Below is a list of what, in my view, the most important to-dos on the president’s lengthy to-do list are.
Of course I could be a smart aleck and just put –
1. THE ECONOMY
2. THE ECONOMY
3. THE ECONOMY
But that would be both unintellectual and too crude a way to make a point. Nevertheless – and quite coincidentally – all of the priorities listed below do link to the economy in some way or other. Here they are:
1. Fix the subprime mess. The subprime mortgage crisis was the forerunner of the current recession. Although the latter has and does draw far more attention, the subprime crisis hasn’t magically disappeared just because nobody reports on it anymore. It’s the reason banks still have balance sheets in the red. The danger – which goes mostly unmentioned nowadays – is that the U.S. is headed for a Japan-style “lost decade.” Administrations may pile on stimulus after stimulus, but if they don’t address the fundamental poison – the housing market – then growth will remain constrained.
The goverment has unveiled several plans to help the subprime market. The jury’s still out on their effectiveness.
2. Reform the banking industry. The widely accepted consensus is that Wall Street’s wild, uncontrolled culture was a major catalyst of the current crisis. More stringent regulation, nearly everybody agrees, is urgently needed.
So it is with great alarm that I read reports (e.g. enormous profits at Goldman Sachs, new bonuses handed out to AIG) of Wall Street going back to the “good old days,” whose practices were responsible for the worst recession in the past half century. The administration’s outline for reform was critiqued as too mild to the bankers; more broadly, it seems to view Wall Street as a friend and ally rather than as a foe.
3. Cut health care costs. While the above two priorities are aimed at the here and now, rapidly rising health care costs are the greatest long-term crisis facing this nation; everybody agrees on this. The retirement of the Baby Boomer generation and the tension on Medicare and Medicaid may bankrupt this country if not stopped.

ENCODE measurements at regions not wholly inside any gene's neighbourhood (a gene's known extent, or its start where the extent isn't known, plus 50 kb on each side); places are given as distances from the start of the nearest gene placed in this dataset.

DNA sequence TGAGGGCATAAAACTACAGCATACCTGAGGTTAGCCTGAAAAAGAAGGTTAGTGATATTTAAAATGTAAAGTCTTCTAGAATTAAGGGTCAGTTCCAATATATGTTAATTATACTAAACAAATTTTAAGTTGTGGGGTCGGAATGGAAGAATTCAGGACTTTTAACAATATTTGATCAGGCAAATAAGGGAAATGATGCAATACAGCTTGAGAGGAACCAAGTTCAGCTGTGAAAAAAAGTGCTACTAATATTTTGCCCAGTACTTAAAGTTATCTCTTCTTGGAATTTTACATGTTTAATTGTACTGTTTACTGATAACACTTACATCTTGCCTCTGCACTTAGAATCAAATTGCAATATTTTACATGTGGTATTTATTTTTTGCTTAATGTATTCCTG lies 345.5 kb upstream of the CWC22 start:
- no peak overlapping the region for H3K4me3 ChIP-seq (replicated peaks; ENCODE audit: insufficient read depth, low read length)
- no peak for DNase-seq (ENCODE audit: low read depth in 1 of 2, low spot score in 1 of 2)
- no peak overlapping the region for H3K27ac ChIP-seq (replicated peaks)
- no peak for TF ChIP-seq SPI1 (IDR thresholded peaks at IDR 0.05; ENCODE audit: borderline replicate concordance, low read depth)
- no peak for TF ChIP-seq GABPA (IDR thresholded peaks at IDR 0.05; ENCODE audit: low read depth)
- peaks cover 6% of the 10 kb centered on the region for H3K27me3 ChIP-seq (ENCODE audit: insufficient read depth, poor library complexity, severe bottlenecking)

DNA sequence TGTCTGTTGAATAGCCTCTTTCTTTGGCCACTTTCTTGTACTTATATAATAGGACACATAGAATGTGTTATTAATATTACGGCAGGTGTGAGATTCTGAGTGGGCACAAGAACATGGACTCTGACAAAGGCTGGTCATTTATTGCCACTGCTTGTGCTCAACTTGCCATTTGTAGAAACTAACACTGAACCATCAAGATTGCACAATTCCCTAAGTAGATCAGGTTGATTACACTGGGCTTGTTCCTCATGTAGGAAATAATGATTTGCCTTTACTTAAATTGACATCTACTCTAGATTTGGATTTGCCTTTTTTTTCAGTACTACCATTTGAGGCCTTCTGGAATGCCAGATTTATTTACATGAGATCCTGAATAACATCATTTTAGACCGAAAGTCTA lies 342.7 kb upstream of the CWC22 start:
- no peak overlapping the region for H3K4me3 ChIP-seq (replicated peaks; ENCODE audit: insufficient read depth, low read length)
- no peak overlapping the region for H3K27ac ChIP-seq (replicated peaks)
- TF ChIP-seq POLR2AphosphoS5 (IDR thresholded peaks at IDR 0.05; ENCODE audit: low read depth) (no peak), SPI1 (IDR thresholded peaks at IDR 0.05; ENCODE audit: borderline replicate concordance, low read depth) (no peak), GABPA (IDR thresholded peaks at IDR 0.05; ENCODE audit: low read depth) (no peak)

Obama is rightly focusing enormous energy and political capital on health care. However, I think this energy is being misdirected. The problem with health care is the cost. Unfortunately, officials seems more concerned with expanding coverage than lowering cost – when low coverage is simply a symptom of high cost. While there is some truth to the common argument that one can expand coverage and lower cost at the same time, the two are fundamentally different things. The current plan does not seem to lower cost – the Congressional Budget Office actually states that it raises costs, making the problem worse.
Democrats have been obsessed with expanding health care coverage to everybody, to a large extent because they have failed so many times before. While this is a laudable goal, it redirects energy from the real problem: rapidly rising health care costs. The cost problem will eventually bankrupt the country if unchecked. The coverage problem, while a great tragedy, will not.